- Judge Clement Haynsworth, as a boy, lived on the NE corner of Earle and Robinson.
- Mayor Mann and his family, which included his son James Mann, who later became a congressman, lived in the 300 block of West Earle
- Lawyer C. Granville Wyche the brother of Jared Cecil Wyche, the law partner of James F. Byrnes lived in the 100 block of West Earle
- Philanthropist Robert A. Jolley, whose son Robert A. Jolley Jr., became Greenville’s postmaster, lived in the 100 block of West Earle.
- Dr. Fletcher Jordan, one of Greenville’s best known and beloved physicians, lived in the 100 block W. Earle.
- Major H. H. Orr, a WW I hero and later the long-time commander of Greenville Butler Guards, lived in the 100 block of West Earle.
- Highly successful business man William Timmons, who met his untimely death in an automobile accident in 1948, lived at two different residences in the 100 block of West Earle Street.
- William Gibson, a principal owner of downtown Greenville business property, resided in the 100 block of West Earle Street
- Reverend R. C. Goldsmith and Reverend Ellis Fuller where residents of the 100 block of Earle and the Reverend Ralph Viser lived on the SW corner of Wilton and Earl Streets.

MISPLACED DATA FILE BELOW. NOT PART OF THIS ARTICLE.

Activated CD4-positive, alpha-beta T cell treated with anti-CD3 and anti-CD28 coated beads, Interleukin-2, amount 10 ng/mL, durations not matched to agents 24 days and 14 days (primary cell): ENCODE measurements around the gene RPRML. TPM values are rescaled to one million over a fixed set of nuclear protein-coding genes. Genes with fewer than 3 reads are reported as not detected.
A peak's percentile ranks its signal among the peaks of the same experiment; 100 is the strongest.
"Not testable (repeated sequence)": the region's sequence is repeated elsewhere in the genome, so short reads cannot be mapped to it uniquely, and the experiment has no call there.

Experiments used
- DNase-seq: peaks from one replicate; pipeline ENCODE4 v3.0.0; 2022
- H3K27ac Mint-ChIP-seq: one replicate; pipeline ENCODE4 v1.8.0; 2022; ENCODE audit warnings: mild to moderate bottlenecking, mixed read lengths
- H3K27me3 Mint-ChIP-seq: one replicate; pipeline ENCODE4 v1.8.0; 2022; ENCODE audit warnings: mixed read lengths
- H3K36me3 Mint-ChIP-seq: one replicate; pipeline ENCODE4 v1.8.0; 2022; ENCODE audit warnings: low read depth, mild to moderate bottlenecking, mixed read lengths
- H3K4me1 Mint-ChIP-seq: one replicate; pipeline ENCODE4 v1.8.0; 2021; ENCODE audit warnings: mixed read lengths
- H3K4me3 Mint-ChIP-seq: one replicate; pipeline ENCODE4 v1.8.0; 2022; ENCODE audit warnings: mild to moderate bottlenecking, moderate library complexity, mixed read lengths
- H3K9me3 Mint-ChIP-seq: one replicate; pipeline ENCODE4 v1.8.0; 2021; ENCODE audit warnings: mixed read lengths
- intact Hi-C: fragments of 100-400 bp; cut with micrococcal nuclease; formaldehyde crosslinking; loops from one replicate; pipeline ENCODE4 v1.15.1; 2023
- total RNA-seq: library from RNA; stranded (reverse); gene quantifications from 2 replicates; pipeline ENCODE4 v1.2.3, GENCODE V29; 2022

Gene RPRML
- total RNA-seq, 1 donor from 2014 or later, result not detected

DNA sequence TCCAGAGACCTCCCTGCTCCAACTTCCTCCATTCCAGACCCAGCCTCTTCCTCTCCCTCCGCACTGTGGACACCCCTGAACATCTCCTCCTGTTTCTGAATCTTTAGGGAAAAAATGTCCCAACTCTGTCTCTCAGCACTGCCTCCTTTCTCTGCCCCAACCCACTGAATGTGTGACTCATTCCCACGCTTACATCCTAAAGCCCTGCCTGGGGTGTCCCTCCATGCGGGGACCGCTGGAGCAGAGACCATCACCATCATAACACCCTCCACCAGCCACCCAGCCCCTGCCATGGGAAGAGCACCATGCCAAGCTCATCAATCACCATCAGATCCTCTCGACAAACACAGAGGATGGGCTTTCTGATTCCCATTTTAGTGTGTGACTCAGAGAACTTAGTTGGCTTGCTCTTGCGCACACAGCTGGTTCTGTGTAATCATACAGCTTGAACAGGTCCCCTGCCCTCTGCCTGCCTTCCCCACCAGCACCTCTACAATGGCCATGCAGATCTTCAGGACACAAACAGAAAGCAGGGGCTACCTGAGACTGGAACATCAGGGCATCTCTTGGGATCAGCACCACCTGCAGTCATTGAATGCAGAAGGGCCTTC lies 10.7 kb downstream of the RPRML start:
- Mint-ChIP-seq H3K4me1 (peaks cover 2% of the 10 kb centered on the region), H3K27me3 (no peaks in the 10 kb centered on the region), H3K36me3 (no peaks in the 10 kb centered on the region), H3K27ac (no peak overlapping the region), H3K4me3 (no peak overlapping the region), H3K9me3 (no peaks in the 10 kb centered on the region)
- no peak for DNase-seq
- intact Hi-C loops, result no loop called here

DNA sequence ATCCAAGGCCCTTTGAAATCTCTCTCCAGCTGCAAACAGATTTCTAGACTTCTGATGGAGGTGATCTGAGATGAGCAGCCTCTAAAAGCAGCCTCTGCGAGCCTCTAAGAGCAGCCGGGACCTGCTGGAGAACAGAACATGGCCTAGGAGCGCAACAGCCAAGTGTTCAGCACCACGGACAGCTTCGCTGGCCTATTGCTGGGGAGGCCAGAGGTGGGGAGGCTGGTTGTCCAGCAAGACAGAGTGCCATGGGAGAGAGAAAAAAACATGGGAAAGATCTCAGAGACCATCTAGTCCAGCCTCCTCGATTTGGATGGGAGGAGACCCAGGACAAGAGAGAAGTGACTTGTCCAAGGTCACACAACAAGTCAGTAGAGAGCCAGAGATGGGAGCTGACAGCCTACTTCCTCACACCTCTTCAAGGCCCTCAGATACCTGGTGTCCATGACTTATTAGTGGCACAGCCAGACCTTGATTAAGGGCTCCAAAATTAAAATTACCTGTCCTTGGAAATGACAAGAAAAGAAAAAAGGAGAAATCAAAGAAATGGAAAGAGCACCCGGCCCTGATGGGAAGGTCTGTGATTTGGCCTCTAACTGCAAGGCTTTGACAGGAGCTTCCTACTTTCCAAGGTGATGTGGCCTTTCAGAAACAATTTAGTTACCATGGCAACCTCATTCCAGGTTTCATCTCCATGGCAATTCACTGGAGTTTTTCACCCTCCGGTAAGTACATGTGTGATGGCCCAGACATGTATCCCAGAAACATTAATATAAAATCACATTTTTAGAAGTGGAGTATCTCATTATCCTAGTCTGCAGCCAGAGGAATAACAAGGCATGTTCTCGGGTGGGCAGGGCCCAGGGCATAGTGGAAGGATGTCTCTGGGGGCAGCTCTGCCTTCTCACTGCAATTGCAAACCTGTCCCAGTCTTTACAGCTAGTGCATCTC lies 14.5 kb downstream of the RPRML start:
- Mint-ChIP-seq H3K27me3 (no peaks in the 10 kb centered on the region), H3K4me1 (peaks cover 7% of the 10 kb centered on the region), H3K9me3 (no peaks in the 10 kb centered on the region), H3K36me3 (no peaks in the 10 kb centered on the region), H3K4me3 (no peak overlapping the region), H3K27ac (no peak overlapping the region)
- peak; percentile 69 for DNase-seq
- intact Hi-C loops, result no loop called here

When you think of Earle Street — the names, the faces and the great accomplishments of so many other wonderful families come to mind:
- 000 Block — Burnetts Duvals, Robinsons, Shaefers and Stovers.
- 100 Block – Andersons, Baxters, Bookers, Bradleys, Burbages, Cannons, Chaplins, Craigs, Fullers, Goodwins, Hartnesses, Jacksons, Lamberts (G. and P.) Littlejohns, MccAfees, McKinney’s McManaways, Millers Nashes, Peels, Shavers, Shealys, Sheltons, Smiths (Z. A.), Tranyhams Timmons and Whitmires.
- 200 Block – Batsons, Boggs, Iveys, Kings, Sittons, Smiths(Hugh), Tutens and Williss.
- 300 Block – Ballantines, Careys, Clarks, Earles, Groces, Halls, McKissicks, Millers, Stones and Watkins.
- And on East Earle – Branyons, Campbells and Upchurchs.
Special Note: Quite naturally, the preponderance of names and events relate to the 100 Block of West Earle Street where I grew up. Perhaps other contributors will provide extensive information on the blocks where they lived. Basically the facts, events and names I have provided are primarily from the 1918-1929 era.
Then too, I realize the above reminisces of my boyhood on Earle Street are more detailed than your guidelines suggest. So if you decide to put my paper aside, I will certainly understand. At least, maybe my effort will provide some “leads” for your historian. In any event I enjoyed jotting down my recollections, which are far more extensive than the few thought I have included here. This is obviously a “rough first draft” with no though given to organization, continuity, spelling and other editorial perfections and in all probability some of my contemporaries may remember things differently. So be it. These notes just represent a scattering of my memories in areas where you seemed interested.
You are to be commended for what you are doing for present-day Earle Street and I wish you well in all that you undertake!
James M. Whitmire, Jr.